Harlem’s seventh episode tackles the “Strong Black Woman” trope head-on through Tye, a successful app developer who faints on the subway and finds herself in the hospital on bed rest.
The health scare forces her to finally slow down and give her body a much-needed break while her friends engulf her in love and support.
“We started talking about just the idea of the ‘strong black woman’ and how there’s so much pressure put on us to not show our emotions, and to be strong at all times, and we’re praised for being that,” series creator and showrunner Tracy Oliver tells TVLine.
“When we went around the room, there was a writer that was dealing with a fibroids issue, and then someone who had a miscarriage, and there are so many issues that we were silently going through. We were mostly Black women just silently dealing with these heavy things on a daily basis.”
While recovering from a cyst removal, Tye learns that she is anemic and suffers from uterine fibroids — which she didn’t know she had. According to USA Fibroids Centers, 80 to 90 percent of Black women are impacted by fibroids. Black women are at three times higher risk for developing anemia, twice as likely to have a hysterectomy and seven times more likely to have a myomectomy (surgical removal of fibroids from the uterus).
Despite severe symptoms and the fact that it is so common, fibroids are rarely discussed, and many continue to suffer in silence. “It’s a pressing issue in the Black community, but very under-researched and very unexplored and not discussed enough, so we wanted to highlight it,” Oliver shares.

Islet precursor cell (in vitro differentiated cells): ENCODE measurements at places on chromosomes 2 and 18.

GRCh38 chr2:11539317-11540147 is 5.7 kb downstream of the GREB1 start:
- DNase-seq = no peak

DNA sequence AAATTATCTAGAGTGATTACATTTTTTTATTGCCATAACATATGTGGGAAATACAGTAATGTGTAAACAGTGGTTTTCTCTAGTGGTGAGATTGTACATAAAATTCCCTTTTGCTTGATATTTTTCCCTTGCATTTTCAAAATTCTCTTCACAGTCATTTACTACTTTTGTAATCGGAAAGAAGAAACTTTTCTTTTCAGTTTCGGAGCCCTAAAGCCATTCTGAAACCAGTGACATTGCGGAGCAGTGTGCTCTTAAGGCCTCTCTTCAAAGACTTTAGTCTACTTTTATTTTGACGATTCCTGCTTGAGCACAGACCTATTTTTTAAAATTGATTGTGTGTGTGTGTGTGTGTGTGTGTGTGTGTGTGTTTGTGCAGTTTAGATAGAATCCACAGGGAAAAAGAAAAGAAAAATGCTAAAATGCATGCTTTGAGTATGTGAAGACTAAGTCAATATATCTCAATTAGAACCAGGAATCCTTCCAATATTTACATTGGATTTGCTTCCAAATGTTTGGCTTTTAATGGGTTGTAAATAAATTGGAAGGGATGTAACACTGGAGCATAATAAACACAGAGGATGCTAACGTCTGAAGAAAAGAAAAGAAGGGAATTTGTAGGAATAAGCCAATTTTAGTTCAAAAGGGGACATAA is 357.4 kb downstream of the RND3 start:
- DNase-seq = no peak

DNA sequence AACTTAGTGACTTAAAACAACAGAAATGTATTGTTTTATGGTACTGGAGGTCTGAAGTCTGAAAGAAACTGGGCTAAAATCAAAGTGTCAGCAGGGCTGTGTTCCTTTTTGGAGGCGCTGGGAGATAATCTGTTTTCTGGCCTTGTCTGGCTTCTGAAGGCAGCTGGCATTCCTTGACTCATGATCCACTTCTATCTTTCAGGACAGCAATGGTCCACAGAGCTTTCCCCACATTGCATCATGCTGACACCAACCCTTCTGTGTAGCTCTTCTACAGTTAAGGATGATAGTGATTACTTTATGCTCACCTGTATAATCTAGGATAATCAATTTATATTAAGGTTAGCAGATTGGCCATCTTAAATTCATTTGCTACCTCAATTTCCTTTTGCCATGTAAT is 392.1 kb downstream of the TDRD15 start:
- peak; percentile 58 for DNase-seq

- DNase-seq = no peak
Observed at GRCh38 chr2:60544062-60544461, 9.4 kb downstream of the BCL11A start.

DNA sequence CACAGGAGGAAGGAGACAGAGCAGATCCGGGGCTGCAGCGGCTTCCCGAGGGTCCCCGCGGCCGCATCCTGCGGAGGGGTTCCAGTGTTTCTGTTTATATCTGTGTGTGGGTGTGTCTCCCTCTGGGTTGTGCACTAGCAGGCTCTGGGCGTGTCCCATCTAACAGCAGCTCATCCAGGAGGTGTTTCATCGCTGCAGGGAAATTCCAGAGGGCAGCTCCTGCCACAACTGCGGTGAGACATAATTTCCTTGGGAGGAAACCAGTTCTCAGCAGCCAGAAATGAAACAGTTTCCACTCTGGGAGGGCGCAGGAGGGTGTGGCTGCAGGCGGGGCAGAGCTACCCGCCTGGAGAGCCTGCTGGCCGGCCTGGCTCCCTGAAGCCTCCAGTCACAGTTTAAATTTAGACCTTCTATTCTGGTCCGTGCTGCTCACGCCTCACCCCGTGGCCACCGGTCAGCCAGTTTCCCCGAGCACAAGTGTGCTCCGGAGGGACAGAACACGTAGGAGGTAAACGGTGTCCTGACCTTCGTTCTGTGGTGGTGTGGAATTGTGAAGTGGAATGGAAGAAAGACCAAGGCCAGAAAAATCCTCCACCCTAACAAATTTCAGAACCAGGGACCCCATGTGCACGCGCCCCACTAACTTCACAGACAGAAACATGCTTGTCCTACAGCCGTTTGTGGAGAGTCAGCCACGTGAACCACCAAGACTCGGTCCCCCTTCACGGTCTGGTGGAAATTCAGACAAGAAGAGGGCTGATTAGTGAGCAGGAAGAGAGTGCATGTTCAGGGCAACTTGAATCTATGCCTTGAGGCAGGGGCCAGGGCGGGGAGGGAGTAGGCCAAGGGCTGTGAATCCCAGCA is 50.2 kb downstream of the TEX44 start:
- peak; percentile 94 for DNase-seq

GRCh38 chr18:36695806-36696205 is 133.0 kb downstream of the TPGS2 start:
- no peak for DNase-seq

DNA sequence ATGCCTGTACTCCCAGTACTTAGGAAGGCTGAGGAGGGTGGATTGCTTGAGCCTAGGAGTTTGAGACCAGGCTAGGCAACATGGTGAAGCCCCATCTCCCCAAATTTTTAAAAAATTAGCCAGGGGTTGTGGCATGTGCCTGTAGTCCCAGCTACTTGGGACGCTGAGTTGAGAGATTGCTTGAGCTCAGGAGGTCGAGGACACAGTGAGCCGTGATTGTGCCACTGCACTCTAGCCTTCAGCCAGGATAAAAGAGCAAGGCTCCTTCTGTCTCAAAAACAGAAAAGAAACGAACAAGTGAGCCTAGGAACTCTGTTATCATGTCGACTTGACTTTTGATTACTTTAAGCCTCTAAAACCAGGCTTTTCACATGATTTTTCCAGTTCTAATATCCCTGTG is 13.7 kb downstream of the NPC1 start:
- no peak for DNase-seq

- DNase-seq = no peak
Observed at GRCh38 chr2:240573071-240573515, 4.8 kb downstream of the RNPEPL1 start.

Tye’s fibroids story also sheds light on how physicians make assumptions about Black women, often to their detriment. In the episode, Tye’s doctor recommends a hysterectomy as the “easiest” and most effective method because she’s a masc presenting lesbian and he assumes that she doesn’t want to have kids.
And while Tye previously stated she had no intention of getting pregnant, “there’s a difference between not being able to have a baby and not wanting to,” as she put it. For Oliver, Tye was the least likely poster child for fertility struggles, and therefore the perfect person to tackle this story.
“The most masc presenting woman is probably the most nuanced and most interesting way into it because people would extra assign her to be a strong Black woman, and no one would give Tye the benefit of the doubt the way that you might some of the more feminine-skewing characters,” she notes.
“For her to be going through this, and for this doctor to make an assumption about whether she wants to have kids or not, I feel like it’s so many different conversations being had on multiple levels,” Jerrie Johnson, who plays Tye, adds. “What was important was that this was the thing that had to stop Tye in her tracks so that she can reflect and bring the friends together in an authentic way. In that moment, we got to see each other in this new light.”